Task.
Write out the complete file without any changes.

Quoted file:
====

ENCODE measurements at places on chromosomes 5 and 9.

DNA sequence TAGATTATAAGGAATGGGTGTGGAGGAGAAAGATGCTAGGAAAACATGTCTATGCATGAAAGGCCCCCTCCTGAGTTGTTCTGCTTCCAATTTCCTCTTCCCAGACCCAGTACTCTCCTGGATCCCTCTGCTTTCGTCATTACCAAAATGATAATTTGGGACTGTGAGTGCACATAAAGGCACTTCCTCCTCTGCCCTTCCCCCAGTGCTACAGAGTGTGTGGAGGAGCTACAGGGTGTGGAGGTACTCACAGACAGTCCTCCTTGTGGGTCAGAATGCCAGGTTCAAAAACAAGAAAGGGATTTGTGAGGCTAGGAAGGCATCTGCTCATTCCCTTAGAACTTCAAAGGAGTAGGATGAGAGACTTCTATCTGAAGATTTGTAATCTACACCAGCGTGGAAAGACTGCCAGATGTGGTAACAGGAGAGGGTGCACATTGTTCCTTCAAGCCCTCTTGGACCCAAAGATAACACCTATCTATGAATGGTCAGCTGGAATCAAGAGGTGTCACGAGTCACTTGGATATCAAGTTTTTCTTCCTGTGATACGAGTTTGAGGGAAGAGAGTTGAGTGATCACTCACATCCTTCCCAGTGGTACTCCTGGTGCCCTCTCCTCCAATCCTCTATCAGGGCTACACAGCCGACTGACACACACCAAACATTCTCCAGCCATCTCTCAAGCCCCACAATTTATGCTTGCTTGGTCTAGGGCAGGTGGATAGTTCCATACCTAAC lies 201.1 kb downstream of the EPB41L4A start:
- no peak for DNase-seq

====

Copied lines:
ENCODE measurements at places on chromosomes 5 and 9.

DNA sequence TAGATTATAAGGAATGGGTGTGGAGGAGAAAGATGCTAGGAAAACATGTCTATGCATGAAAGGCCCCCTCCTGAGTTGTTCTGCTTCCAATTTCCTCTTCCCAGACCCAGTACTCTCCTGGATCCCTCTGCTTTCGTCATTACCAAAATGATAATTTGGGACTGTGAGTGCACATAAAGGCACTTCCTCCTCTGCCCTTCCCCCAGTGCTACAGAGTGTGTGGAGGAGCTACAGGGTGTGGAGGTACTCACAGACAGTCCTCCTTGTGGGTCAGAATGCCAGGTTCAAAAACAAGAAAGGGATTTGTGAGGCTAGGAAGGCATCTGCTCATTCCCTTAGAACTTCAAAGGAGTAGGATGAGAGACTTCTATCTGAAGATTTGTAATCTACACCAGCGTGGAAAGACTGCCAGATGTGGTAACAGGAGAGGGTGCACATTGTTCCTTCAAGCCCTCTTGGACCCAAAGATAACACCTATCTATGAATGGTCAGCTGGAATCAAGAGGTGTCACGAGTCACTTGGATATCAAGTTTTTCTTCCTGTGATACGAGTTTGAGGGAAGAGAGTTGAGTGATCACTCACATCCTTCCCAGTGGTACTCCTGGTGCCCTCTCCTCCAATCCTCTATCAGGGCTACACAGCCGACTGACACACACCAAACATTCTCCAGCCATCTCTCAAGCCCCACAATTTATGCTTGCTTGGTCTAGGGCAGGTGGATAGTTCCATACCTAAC lies 201.1 kb downstream of the EPB41L4A start:
- no peak for DNase-seq